Secondly, provide accurate and complete, this may pose a strategic asset to attract more investors. In fourth place comes the economic dimension, which leads us to relativize the neoclassical theory which states that the only responsibility of business is to maximize profit (Friedman1962, 1970). The last dimension concerns the legal dimension. This can be explained by the fact that the law is a requirement that all companies must comply, so the law does not present a liability that the company must ensure that voluntarily such as ethics or the protection of the environment. In the case of a dismissal or recruitment company is required to respect the labor code. All these results support the idea of a social responsibility to the company expands the business environment in understanding its economic dimensions and legal but also social, human and ecological.
11. Regression Analysis
In what follows we will try to present the regression results using the method of panel data, each variable of financial performance (ROA, ROE) on five dimensions of CSR.
11.1 The impact of CSR on financial performance measured by ROA
Before presenting the results we first define the regression function as follows:
ROAit = a0 + a1 DECOit + a2 DLEGit + a3 DETHit + a4 DDISCRit + a5 DENVit + ?it
- ROA: Return on assets
- DECO: Economic Dimension
- DLEG: Legal Size
- DETH: The Ethical Dimension
- DDISCR: Size discretionary
- Denv: Environmental dimension
- ?0, a1, a3, a4, a5: The regression coefficients
- ? it: The error term
- T: time
- I: number of companies [1, 30]
The results of the study of the impact of social responsibility on financial performance measured by ROA reveals no relationship between these two variables (see table below). Indeed, the low value of R Â² (3%) and R Â² adjusted absolute (5%) show a linear fit small, so a weak explanation of financial performance based on social responsibility.The overall significance of the model is examined by the test card that has a value greater than 0.005, which proves that the model is not globally significant. Examination of the estimators associated with each of the five dimensions of CSR shows no significance, except the economic dimension that has a coefficient (a) negative and statistically significant. The analysis therefore shows a neutral effect of CSR on PF. Several studies have shown no link between the two constructs (Aupperle et al, 1985; O'NEIL, Saunder and Mc Carthey 1989, Griffin and Mahon, 1997; Seifert, Morris and Barktkus 2003, Mc Williams and Siegle 2000).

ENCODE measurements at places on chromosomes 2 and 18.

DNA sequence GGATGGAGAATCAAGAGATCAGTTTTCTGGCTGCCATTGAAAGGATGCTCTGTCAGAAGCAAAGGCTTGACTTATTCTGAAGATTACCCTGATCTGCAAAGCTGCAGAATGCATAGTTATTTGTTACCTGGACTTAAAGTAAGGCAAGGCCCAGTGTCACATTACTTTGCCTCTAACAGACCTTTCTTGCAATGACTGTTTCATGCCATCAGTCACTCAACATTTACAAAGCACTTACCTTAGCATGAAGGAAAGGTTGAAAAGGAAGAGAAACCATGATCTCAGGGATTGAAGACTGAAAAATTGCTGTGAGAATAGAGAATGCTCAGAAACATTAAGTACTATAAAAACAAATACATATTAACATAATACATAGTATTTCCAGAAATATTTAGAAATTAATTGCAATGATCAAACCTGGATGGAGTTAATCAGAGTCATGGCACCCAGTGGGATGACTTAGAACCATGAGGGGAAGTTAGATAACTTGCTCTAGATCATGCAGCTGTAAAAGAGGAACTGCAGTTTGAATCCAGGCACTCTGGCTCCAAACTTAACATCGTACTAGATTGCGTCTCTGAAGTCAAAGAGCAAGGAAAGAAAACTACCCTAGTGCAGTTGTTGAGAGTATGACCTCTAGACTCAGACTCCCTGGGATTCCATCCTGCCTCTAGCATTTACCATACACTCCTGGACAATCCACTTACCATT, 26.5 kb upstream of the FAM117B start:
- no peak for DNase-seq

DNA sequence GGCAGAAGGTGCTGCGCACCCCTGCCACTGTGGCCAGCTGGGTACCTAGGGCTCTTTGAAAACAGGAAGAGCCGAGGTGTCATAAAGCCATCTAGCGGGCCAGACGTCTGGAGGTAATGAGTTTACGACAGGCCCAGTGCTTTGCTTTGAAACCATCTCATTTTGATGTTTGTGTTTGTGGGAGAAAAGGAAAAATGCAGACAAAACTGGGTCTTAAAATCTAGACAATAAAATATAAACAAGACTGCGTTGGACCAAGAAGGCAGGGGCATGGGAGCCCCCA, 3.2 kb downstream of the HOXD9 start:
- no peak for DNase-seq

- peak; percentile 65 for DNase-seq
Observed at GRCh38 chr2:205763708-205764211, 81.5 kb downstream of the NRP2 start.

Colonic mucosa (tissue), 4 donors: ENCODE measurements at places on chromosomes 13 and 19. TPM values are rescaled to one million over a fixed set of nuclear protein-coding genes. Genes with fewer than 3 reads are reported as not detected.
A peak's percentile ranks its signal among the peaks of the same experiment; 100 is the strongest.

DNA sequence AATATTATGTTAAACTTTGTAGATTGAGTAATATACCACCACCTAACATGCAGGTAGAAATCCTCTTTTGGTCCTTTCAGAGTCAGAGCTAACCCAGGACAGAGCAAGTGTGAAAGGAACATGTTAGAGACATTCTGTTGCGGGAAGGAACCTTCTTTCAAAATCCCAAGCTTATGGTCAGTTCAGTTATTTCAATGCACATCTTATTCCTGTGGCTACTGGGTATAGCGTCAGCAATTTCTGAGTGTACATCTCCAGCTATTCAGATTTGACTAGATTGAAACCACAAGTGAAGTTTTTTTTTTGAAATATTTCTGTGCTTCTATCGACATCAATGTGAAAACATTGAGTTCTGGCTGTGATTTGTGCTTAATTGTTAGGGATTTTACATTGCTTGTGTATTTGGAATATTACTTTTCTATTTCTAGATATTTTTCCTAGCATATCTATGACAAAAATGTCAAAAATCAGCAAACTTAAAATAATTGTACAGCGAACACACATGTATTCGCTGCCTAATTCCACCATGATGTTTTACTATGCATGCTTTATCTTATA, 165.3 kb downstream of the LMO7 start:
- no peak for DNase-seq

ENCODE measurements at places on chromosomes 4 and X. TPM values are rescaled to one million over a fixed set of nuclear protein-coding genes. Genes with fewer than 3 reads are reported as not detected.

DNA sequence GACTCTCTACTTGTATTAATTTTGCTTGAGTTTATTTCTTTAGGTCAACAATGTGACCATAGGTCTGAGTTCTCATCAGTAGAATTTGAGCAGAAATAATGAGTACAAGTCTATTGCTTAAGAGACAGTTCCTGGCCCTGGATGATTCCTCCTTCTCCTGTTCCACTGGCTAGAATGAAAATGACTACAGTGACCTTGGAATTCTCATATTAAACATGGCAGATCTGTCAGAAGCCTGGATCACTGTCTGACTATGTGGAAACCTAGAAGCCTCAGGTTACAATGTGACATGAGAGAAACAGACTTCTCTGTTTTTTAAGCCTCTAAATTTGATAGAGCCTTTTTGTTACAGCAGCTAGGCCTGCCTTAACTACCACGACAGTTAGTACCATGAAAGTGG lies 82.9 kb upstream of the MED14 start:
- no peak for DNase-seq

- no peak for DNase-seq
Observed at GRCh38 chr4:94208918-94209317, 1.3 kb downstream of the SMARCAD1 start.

We also noticed that F Ficher displays a value of 3.9% <5%, indicating that the model is globally significant. Despite this improvement, the relationship remains neutral. With the introduction of variable risk (F = 0.039) and industry (F = 0.46) we noticed that the model is generally not significant, which means that the risk variables and industry are not of effect on the relationship between CSR and financial performance. We therefore conclude that the introduction of control variables (size, risk, industry) the relationship between social responsibility and financial performance remains neutral. In this regard, and according to the study by Ullmann (1985), which indicates that there are many variables that can intervene and moderate the relationship between social responsibility and financial performance? The author further argues that the exception may moderate social responsibility financial performance, there may be random, and the measurement problem of social responsibility can mask the possible link between the two constructs.